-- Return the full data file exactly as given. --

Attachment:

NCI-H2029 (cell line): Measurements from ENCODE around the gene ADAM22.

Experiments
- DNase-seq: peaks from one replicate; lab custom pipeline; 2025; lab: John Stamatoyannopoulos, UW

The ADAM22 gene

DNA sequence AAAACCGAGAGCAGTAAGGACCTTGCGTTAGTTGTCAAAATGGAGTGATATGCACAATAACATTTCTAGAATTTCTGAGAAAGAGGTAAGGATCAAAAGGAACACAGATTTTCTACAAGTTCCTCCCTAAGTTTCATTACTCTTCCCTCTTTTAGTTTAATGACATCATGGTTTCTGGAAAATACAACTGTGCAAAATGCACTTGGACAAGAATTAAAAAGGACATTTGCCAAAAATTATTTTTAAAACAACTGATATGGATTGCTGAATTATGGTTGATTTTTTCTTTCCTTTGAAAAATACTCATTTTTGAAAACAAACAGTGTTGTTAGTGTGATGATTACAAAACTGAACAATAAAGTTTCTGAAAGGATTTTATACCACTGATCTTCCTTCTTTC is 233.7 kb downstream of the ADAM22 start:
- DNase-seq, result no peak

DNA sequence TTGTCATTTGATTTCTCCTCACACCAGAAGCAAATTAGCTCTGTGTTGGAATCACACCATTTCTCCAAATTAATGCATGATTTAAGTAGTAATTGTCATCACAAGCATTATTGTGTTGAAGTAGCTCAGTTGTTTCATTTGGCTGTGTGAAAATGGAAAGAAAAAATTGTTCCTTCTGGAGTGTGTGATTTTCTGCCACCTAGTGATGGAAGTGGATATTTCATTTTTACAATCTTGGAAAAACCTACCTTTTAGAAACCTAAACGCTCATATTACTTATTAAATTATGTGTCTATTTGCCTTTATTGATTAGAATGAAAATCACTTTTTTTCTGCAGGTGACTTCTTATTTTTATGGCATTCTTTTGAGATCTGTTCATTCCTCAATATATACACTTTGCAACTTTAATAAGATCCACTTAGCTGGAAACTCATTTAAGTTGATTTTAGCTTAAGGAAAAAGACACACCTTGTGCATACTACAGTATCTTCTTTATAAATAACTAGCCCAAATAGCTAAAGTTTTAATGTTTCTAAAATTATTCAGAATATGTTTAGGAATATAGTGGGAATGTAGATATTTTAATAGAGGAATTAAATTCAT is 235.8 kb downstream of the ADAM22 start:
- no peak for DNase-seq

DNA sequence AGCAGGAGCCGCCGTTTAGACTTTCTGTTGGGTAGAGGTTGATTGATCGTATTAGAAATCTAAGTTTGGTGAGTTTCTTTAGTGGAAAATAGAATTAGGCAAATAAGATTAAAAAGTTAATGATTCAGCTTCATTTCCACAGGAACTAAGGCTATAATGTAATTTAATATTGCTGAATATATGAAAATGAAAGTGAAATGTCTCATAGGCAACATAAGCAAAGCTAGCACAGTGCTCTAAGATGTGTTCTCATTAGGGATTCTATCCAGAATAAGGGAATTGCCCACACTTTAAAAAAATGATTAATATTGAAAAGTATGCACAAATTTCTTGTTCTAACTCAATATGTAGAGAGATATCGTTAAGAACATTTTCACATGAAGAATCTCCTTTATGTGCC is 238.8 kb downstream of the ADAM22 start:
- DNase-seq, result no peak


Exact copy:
NCI-H2029 (cell line): Measurements from ENCODE around the gene ADAM22.

Experiments
- DNase-seq: peaks from one replicate; lab custom pipeline; 2025; lab: John Stamatoyannopoulos, UW

The ADAM22 gene

DNA sequence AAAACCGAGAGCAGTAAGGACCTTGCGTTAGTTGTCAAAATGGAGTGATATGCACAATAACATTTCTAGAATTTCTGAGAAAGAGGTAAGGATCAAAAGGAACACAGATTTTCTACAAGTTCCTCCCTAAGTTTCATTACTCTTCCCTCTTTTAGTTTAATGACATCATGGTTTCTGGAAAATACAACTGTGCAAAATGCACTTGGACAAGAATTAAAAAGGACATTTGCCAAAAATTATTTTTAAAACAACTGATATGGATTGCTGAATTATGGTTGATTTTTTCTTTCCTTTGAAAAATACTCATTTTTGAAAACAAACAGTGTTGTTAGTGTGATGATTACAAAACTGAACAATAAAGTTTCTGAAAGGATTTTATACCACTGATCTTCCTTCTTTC is 233.7 kb downstream of the ADAM22 start:
- DNase-seq, result no peak

DNA sequence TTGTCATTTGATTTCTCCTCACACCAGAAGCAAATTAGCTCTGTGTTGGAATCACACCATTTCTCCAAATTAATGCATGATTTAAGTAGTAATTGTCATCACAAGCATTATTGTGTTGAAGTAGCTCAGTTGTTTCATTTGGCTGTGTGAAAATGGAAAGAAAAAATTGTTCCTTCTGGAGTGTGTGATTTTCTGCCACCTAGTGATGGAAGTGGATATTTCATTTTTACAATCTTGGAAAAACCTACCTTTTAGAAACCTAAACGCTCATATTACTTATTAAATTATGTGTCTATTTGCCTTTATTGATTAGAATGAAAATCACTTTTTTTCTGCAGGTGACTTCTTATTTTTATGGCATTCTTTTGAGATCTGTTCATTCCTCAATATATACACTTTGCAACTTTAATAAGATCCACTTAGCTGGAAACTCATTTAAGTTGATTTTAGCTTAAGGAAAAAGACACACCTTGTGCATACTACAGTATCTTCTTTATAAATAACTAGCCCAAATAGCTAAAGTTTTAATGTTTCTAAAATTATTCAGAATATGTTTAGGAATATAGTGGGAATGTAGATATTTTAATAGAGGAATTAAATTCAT is 235.8 kb downstream of the ADAM22 start:
- no peak for DNase-seq

DNA sequence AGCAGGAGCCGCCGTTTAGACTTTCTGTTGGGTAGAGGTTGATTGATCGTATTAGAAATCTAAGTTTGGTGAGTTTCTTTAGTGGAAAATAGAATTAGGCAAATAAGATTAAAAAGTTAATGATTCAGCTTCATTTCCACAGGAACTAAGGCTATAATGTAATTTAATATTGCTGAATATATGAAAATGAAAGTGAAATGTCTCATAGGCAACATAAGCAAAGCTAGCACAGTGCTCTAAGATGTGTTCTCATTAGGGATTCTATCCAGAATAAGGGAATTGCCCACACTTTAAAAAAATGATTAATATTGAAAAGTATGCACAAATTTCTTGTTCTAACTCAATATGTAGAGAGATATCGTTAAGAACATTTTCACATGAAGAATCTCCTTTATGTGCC is 238.8 kb downstream of the ADAM22 start:
- DNase-seq, result no peak